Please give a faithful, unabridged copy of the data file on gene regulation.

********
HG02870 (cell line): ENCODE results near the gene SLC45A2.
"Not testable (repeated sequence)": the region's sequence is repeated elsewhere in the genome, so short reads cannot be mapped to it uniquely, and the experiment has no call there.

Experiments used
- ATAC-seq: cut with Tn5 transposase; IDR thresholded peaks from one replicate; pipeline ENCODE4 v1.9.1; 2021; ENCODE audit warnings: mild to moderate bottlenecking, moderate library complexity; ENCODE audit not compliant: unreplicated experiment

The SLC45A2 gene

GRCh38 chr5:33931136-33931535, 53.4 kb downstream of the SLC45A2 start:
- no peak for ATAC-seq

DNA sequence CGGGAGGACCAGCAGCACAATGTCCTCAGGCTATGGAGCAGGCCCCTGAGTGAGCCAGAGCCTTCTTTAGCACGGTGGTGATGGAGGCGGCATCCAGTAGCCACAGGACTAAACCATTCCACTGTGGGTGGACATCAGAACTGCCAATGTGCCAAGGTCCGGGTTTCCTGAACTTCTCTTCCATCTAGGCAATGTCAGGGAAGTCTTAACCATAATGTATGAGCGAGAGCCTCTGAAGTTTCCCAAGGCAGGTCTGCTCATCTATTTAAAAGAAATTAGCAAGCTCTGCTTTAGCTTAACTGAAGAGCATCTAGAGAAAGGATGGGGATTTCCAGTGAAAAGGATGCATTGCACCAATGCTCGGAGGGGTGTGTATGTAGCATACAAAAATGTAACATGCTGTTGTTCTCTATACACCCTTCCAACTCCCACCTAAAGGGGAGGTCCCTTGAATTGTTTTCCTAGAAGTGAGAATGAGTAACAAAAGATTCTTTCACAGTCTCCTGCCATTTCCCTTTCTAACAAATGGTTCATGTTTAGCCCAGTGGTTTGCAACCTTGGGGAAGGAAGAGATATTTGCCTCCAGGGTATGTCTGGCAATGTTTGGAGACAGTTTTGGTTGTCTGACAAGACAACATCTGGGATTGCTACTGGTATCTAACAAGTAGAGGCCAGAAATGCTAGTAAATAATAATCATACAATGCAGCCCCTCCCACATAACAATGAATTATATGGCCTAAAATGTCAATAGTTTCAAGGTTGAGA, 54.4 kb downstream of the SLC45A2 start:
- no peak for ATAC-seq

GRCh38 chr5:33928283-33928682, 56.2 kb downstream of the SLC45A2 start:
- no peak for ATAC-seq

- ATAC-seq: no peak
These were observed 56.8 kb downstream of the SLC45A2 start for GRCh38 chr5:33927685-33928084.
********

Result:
HG02870 (cell line): ENCODE results near the gene SLC45A2.
"Not testable (repeated sequence)": the region's sequence is repeated elsewhere in the genome, so short reads cannot be mapped to it uniquely, and the experiment has no call there.

Experiments used
- ATAC-seq: cut with Tn5 transposase; IDR thresholded peaks from one replicate; pipeline ENCODE4 v1.9.1; 2021; ENCODE audit warnings: mild to moderate bottlenecking, moderate library complexity; ENCODE audit not compliant: unreplicated experiment

The SLC45A2 gene

GRCh38 chr5:33931136-33931535, 53.4 kb downstream of the SLC45A2 start:
- no peak for ATAC-seq

DNA sequence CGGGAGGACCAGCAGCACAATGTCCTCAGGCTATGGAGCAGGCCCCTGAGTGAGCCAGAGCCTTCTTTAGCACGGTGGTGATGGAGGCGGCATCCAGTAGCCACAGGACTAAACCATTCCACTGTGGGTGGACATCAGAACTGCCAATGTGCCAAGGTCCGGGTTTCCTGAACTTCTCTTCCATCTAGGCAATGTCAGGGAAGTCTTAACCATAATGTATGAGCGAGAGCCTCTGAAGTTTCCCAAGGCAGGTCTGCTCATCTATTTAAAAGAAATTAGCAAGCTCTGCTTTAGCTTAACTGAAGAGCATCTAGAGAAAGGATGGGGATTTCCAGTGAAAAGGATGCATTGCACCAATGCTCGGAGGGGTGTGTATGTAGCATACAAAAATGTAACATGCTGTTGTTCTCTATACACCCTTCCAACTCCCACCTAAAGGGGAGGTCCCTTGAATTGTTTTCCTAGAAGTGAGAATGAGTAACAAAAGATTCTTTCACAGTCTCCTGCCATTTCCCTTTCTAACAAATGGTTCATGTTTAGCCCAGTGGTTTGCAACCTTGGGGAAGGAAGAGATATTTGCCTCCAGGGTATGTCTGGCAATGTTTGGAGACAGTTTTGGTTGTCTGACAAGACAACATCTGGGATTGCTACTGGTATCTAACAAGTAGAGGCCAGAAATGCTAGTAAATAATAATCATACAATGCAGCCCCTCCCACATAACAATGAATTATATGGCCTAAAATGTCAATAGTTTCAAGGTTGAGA, 54.4 kb downstream of the SLC45A2 start:
- no peak for ATAC-seq

GRCh38 chr5:33928283-33928682, 56.2 kb downstream of the SLC45A2 start:
- no peak for ATAC-seq

- ATAC-seq: no peak
These were observed 56.8 kb downstream of the SLC45A2 start for GRCh38 chr5:33927685-33928084.